Recent events in higher education suggest a new trend — earning degrees by the course from multiple providers. Are we looking at the iTunes model of unbundled higher ed? Call it alt-HE.
One of Steve Job’s most revolutionary accomplishments was the development of the iTunes/iStore model for music acquisition. Music labels used to bundle artists’ songs in album format. If you only liked two or three songs, you still had to buy the whole album. You can still buy albums, but what Jobs and Apple did was completely unbundle how music is sold. We now buy just those songs we prefer from individual artists, and create our own playlists. Now apply that idea to higher education.
The way one currently earns a diploma (the album) is to obtain all their courses from one provider (the label). Students can certainly choose from among a variety of course selections (from the artists), and occasionally they can earn a credit elsewhere, such as an associated community college, but for the most part only a single institution can provide the whole bundle. This makes a great deal of sense for accreditation purposes. If your university is accredited, then every course and degree earned from it has the seal of approval. Now a new group of providers are bringing courses to the market, and their goal is to do to higher education what Apple did to music.
In last week’s column I shared some observations about change happening within higher education, whether it’s the way careers are morphing or textbooks are being revolutionized. These trends, taken together, may be grouped under an umbrella I referred to as the “alt” movement. Outside of traditional higher education, new forms for delivering college-level courses are being experimented with by both established institutions and start-up firms that see an industry ripe for disruption. Some of these new options are free and others are fee- based. Some are extensions of existing institutions out to reach new audiences, while others are using the Internet business model – make it free and see if it can be monetized. What they all have in common is unbundling. None offers degrees, and even if they did there’s no accreditation to back them up. In time that barrier will likely be eradicated. Recall that for-profit online universities once faced challenges obtaining accreditation in many states, but it is a thing of the past. Their growth was unstoppable, and in time states and accrediting agencies has to capitulate. I expect history to repeat itself for the providers of alt-HE.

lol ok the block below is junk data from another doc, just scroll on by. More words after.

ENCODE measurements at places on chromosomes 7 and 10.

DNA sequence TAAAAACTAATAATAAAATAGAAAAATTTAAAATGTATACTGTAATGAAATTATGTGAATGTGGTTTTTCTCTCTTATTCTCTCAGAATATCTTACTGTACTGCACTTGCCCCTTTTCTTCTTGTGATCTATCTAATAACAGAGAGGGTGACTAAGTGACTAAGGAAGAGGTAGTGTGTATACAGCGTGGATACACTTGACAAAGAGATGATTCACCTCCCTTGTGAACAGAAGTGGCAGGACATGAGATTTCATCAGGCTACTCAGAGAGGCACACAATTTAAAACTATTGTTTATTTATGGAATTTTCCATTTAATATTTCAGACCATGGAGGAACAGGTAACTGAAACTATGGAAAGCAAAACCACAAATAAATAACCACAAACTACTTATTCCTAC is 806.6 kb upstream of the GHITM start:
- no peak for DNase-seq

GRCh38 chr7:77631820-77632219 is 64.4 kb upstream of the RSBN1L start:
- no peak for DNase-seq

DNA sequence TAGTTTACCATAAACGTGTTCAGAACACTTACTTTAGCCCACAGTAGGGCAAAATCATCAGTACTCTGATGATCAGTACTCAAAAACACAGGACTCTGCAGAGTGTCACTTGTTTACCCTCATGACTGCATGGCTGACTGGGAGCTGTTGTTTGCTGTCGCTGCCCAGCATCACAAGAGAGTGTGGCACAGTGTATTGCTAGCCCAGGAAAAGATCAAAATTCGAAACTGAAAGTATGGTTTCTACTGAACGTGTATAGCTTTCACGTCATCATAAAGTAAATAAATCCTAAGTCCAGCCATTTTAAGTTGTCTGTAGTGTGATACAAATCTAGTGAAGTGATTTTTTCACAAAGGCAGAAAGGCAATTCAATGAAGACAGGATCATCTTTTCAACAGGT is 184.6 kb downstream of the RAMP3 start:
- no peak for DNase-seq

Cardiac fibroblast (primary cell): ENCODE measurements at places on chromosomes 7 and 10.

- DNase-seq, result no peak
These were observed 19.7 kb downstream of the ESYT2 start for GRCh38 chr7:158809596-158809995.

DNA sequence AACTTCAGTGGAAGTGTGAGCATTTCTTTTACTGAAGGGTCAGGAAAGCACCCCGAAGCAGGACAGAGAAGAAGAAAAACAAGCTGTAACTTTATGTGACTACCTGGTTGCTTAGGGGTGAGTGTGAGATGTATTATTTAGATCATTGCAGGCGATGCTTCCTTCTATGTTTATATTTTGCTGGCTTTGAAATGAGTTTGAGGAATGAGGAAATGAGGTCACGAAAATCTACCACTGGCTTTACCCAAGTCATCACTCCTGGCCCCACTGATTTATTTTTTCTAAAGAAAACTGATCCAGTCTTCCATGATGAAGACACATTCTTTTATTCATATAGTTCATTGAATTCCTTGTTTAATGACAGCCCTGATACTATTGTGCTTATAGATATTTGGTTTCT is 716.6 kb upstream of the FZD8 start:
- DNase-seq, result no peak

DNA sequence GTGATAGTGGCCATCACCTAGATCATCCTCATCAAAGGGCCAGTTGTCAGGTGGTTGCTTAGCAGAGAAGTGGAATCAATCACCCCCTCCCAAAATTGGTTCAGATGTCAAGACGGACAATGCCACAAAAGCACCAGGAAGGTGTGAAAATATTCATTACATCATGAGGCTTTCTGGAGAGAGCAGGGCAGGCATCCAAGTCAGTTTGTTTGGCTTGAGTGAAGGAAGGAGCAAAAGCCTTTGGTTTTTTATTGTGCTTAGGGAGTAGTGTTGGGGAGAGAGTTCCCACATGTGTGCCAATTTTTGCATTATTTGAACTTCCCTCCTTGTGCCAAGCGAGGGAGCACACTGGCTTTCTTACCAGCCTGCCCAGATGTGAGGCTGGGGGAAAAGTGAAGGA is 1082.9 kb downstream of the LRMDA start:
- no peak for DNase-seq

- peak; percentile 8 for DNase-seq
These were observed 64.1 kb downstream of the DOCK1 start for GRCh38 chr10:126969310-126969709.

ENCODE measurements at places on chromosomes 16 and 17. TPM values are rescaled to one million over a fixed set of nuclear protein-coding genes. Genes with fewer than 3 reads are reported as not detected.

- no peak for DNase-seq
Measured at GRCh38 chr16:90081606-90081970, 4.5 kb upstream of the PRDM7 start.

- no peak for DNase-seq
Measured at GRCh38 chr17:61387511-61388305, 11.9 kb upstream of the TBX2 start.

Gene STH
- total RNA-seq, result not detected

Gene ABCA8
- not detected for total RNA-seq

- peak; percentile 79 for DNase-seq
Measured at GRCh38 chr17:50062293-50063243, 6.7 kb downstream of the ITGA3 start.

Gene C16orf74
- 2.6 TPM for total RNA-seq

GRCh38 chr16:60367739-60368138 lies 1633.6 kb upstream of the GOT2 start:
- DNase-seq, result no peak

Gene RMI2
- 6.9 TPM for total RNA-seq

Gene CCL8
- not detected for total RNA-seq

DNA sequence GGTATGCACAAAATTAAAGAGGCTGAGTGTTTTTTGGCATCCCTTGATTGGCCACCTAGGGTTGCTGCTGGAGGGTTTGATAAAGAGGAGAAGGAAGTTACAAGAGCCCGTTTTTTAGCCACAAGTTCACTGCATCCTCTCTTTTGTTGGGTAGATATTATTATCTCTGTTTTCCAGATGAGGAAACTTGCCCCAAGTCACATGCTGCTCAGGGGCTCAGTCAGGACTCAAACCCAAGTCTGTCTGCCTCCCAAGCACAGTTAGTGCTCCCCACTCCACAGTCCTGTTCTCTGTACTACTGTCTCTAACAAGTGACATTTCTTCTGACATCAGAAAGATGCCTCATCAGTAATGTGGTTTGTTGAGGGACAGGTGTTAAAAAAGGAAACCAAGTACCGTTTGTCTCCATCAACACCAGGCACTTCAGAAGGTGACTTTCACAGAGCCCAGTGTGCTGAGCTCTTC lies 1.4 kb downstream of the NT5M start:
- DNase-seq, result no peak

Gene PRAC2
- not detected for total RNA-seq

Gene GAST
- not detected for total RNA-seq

Who are they?
Some of the names are familiar. When MIT’s Open Courseware project announced MITx, it was regarded as a major step forward in tackling the issue of how to award credit for a free course. The official site makes it clear that MIT will not award a degree to those who take MITx courses, but it will offer competency testing that can lead to certificates of completion – for a modest fee. What’s less clear is the value of an MITx certificate. Might employers accept them as evidence of acquired skills on par with four-year degrees? Khan Academy is equally well known, and an Inside Higher Ed news report shares some of the founder’s views about how his open learning website could provide competency-based credentialing as opposed to traditional accreditation. While the for-profit provider of economy undergraduate courses, StraighterLine, has yet to directly obtain accreditation approval, it instead has partnered with a growing list of colleges and universities that can provide credit for StraighterLine’s courses. With courses priced between $100 and $400, why not pick up some credit for introductory courses that can count towards a diploma. Then there are some new entries into the open course market, such as Udacity, Coursera, Good Semester and Udemy. These newer competitors are starting off with just a few courses, mostly free, but they give the impression that as many different providers become available a strikingly different model of higher education – alt-HE – could emerge. It is reasonable to imagine a system where students could patch together courses from all of these different providers to assemble a highly customized, personal learning program that leads to a college degree from an accredited institution.